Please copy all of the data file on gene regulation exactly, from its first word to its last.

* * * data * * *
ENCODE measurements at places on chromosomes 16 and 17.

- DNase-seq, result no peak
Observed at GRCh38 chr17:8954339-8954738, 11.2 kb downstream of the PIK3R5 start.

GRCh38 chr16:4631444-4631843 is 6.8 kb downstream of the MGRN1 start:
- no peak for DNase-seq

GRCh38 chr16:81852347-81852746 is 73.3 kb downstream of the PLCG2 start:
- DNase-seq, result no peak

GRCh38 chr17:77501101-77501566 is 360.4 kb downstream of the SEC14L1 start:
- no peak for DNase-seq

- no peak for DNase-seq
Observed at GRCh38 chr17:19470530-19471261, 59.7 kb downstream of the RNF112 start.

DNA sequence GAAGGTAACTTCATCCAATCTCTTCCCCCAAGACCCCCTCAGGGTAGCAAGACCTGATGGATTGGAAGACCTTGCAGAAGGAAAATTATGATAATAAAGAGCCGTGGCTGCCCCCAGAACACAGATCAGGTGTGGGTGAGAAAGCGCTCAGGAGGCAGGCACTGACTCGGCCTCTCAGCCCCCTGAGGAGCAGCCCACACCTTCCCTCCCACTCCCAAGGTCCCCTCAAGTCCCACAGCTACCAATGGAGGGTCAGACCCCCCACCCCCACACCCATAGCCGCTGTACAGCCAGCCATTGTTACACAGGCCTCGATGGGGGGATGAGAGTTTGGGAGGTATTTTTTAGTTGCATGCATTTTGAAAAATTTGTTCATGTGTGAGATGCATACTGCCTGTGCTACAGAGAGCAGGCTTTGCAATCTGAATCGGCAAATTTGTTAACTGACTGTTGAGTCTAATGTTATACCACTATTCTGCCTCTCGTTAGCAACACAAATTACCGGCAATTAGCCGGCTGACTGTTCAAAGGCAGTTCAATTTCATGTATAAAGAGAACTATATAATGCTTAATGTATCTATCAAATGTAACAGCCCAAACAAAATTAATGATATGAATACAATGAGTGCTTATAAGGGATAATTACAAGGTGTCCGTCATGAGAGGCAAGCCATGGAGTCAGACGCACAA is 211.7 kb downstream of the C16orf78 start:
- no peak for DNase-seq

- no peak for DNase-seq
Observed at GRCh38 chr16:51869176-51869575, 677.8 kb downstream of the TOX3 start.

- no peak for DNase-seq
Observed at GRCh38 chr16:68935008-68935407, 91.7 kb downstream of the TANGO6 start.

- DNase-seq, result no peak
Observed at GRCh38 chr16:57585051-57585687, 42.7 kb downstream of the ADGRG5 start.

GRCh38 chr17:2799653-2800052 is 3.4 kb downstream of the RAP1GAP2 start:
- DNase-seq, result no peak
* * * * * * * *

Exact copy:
ENCODE measurements at places on chromosomes 16 and 17.

- DNase-seq, result no peak
Observed at GRCh38 chr17:8954339-8954738, 11.2 kb downstream of the PIK3R5 start.

GRCh38 chr16:4631444-4631843 is 6.8 kb downstream of the MGRN1 start:
- no peak for DNase-seq

GRCh38 chr16:81852347-81852746 is 73.3 kb downstream of the PLCG2 start:
- DNase-seq, result no peak

GRCh38 chr17:77501101-77501566 is 360.4 kb downstream of the SEC14L1 start:
- no peak for DNase-seq

- no peak for DNase-seq
Observed at GRCh38 chr17:19470530-19471261, 59.7 kb downstream of the RNF112 start.

DNA sequence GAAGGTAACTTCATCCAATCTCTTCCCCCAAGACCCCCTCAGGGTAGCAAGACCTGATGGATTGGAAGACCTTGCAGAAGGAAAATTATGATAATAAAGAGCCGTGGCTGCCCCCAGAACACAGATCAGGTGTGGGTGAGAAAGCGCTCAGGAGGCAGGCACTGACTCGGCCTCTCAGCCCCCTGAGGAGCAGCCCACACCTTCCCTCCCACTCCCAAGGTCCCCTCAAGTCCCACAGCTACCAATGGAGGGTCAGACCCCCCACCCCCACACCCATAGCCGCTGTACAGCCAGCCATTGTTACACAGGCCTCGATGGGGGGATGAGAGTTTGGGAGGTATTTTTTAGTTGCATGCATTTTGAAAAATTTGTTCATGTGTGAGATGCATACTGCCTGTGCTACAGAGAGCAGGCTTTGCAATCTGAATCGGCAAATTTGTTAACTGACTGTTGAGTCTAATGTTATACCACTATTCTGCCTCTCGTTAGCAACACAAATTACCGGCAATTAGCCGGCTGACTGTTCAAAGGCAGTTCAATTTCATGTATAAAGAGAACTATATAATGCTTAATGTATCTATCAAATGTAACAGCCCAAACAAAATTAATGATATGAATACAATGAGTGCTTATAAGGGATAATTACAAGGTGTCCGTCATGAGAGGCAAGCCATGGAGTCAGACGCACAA is 211.7 kb downstream of the C16orf78 start:
- no peak for DNase-seq

- no peak for DNase-seq
Observed at GRCh38 chr16:51869176-51869575, 677.8 kb downstream of the TOX3 start.

- no peak for DNase-seq
Observed at GRCh38 chr16:68935008-68935407, 91.7 kb downstream of the TANGO6 start.

- DNase-seq, result no peak
Observed at GRCh38 chr16:57585051-57585687, 42.7 kb downstream of the ADGRG5 start.

GRCh38 chr17:2799653-2800052 is 3.4 kb downstream of the RAP1GAP2 start:
- DNase-seq, result no peak